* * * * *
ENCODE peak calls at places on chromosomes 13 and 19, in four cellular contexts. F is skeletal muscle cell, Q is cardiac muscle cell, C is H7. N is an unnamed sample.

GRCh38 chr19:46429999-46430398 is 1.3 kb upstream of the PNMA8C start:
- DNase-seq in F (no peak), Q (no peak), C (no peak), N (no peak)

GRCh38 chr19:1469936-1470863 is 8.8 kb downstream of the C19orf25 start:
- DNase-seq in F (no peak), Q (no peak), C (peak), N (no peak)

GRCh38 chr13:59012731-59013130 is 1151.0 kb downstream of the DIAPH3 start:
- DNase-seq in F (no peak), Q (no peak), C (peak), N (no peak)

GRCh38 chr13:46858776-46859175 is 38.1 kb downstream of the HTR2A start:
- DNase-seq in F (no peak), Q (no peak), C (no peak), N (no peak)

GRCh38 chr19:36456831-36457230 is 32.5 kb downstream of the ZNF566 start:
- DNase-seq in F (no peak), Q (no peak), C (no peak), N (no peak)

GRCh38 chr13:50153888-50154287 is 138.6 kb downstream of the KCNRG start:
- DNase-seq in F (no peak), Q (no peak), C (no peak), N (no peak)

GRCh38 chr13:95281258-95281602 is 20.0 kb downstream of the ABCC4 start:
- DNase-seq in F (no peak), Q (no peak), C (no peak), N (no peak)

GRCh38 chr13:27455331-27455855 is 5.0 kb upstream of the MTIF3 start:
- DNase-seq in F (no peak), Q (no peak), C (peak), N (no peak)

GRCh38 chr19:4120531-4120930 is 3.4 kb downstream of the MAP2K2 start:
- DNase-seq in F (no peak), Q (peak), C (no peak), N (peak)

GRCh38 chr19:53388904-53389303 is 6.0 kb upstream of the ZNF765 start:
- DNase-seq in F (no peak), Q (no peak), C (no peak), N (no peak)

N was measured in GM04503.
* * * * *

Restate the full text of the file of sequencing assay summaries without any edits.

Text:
ENCODE peak calls at places on chromosomes 13 and 19, in four cellular contexts. F is skeletal muscle cell, Q is cardiac muscle cell, C is H7. N is an unnamed sample.

GRCh38 chr19:46429999-46430398 is 1.3 kb upstream of the PNMA8C start:
- DNase-seq in F (no peak), Q (no peak), C (no peak), N (no peak)

GRCh38 chr19:1469936-1470863 is 8.8 kb downstream of the C19orf25 start:
- DNase-seq in F (no peak), Q (no peak), C (peak), N (no peak)

GRCh38 chr13:59012731-59013130 is 1151.0 kb downstream of the DIAPH3 start:
- DNase-seq in F (no peak), Q (no peak), C (peak), N (no peak)

GRCh38 chr13:46858776-46859175 is 38.1 kb downstream of the HTR2A start:
- DNase-seq in F (no peak), Q (no peak), C (no peak), N (no peak)

GRCh38 chr19:36456831-36457230 is 32.5 kb downstream of the ZNF566 start:
- DNase-seq in F (no peak), Q (no peak), C (no peak), N (no peak)

GRCh38 chr13:50153888-50154287 is 138.6 kb downstream of the KCNRG start:
- DNase-seq in F (no peak), Q (no peak), C (no peak), N (no peak)

GRCh38 chr13:95281258-95281602 is 20.0 kb downstream of the ABCC4 start:
- DNase-seq in F (no peak), Q (no peak), C (no peak), N (no peak)

GRCh38 chr13:27455331-27455855 is 5.0 kb upstream of the MTIF3 start:
- DNase-seq in F (no peak), Q (no peak), C (peak), N (no peak)

GRCh38 chr19:4120531-4120930 is 3.4 kb downstream of the MAP2K2 start:
- DNase-seq in F (no peak), Q (peak), C (no peak), N (peak)

GRCh38 chr19:53388904-53389303 is 6.0 kb upstream of the ZNF765 start:
- DNase-seq in F (no peak), Q (no peak), C (no peak), N (no peak)

N was measured in GM04503.